- Check the frequency and depth of crawl.
The goal of tracking bots is to:
- Establish where the crawl budget is used.
- Identify unnecessary requests (e.g., “Write a Review” links that open pages with the exact content except for the product name, e.g., mysite.com/review.php?pid=1, mysite.com/review.php?pid=2 and so on).
- Fix the leaks.
Instead of wasting budget on unwanted URLs (e.g., duplicate content URLs), focus on sending crawlers to pages that matter for you and for your users.
Another useful application of log-files is to evaluate the quality of backlinks. Rent links from various external websites and point them at pages with no other backlinks (product detail pages or pages that support product detail pages). Then, analyze the spider activity on those pages. If the crawl frequency increases, then that link is more valuable than a link that does not increase spider activity at all. An increase in crawling frequency on your pages suggests that the page you got the link from also gets often crawled, which means that the linking page has good authority. Once you identified good opportunities, work to get natural links from those websites.
If there are no other technical impediments to crawling large websites (e.g., crawlable facets or infinite spaces), a flat website architecture can help crawling by allowing search engines to reach deep pages in very few hops, therefore using the crawl budget very efficiently.
Pagination—or, to be more specific, de-pagination—is one way to flatten your website architecture. We will discuss pagination later, in the Listing Pages section of book.
For more information on flat website architecture, please refer to the section titled The Concept of Flat Architecture in the Site Architecture section.
I will refer to accessibility in terms of optimization for search engines rather than optimization for users.
Accessibility is probably the critical factor for crawling. Your crawl budget is dictated by how the server responds to bot traffic. If the technical architecture of your website makes it impossible for search engine bots to access URLs, then those URLs will not be indexed. URLs that are already indexed but are not accessible after a few unsuccessful attempts may be removed from search engine indices.
Google crawls new websites at a low rate, then gradually increase up to the level it does not create accessibility issues for your users or for your server.
So, what prevents URLs and content from being accessible?
DNS and connectivity issues
Use http://www.intodns.com/ to check for DNS issues. Everything that comes in red and yellow needs your attention (even if it is an MX record).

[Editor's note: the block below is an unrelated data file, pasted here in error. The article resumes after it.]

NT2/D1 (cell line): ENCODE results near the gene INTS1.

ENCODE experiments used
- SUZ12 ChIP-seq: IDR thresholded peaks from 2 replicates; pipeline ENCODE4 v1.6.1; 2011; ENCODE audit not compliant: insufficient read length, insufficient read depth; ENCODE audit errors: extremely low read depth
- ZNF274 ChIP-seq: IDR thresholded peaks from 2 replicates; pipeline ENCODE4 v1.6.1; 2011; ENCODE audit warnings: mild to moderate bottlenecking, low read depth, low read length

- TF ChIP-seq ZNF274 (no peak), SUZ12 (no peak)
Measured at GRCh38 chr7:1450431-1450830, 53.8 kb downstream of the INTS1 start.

Figure 91 – Report from intodns.com.
Using Google and Bing webmaster accounts, fix all the issues related to DNS and connectivity:
Figure 92 – Bing’s Crawl Information report.
Figure 93 – Google’s Site Errors report in the old GSC.
One DNS issue you may want to pay attention to is related to wildcard DNS records, which means the web server responds with a 200 OK code for any subdomain request, even for ones that do not exist. An even more severe problem related to DNS is unrecognizable hostnames, which means the DNS lookup fails when trying to resolve the domain name.
One large retailer had another misconfiguration. Two of its country code top-level domains (ccTLDs)—the US (.com) and the UK (.co.uk)—resolved to the same IP. If you have multiple ccTLDs, host them on different IPs (ideally from within the country you target with the ccTLD), and check how the domain names resolve.
Needless to say, if your web servers are down, no one will be able to access the website (including search engine bots). You can keep an eye on the availability of your site using server monitoring tools like Monitor.Us, Scoutt or Site24x7.
Host load represents the maximum number of simultaneous connections a web server can handle. Every page load request from Googlebot, Yahoo! Slurp, or Bingbot generates a connection with your web server. Since search engines use distributed crawling from multiple machines at the same time, you can theoretically reach the limits of the connections, and your website will crash (especially if you are on a shared hosting plan).
Use tools such as the one found at loadimpact.com to check how many connections your website can handle. Be careful though; your site can become unavailable or even crash during this test.
Figure 94 – If your website loads under two seconds when used by a large number of visitors, you should be fine – graph generated by loadimpact.com.
Page load time
Page load time is not only a crawling factor but also a ranking and usability factor. Amazon reportedly increased their revenue by 1% for every 100ms of load time improvement, and Shopzilla increased revenue by seven to 12% by decreasing the page load time by five seconds.
There are plenty of articles about page load speed optimization, and they can get pretty technical. Here are a few pointers to summarize how you can optimize load times:
- Defer loading of images until needed for display in the browser.
- Use CSS sprites.
- Use http2 protocols.
Figure 95 – Amazon uses CSS sprites to minimize the number of requests to their server.
Figure 96 – Apple used sprites for their main navigation.
- Use content delivery networks for media files and other files that do not update too often.
- Implement database and cache (server-side caching) optimization.
- Enable HTTP compression and implement conditional GET.
- Optimize images.
- Use expires headers.
- Ensure fast and responsive design to decrease the time to first byte (TTFB). Use http://webpagetest.org/ to measure TTFB. There seems to be a clear correlation between lower rankings and increased TTFB.
If your URLs load slowly search engines may interpret this as a connectivity issue, meaning they will give up crawling the troubled URLs.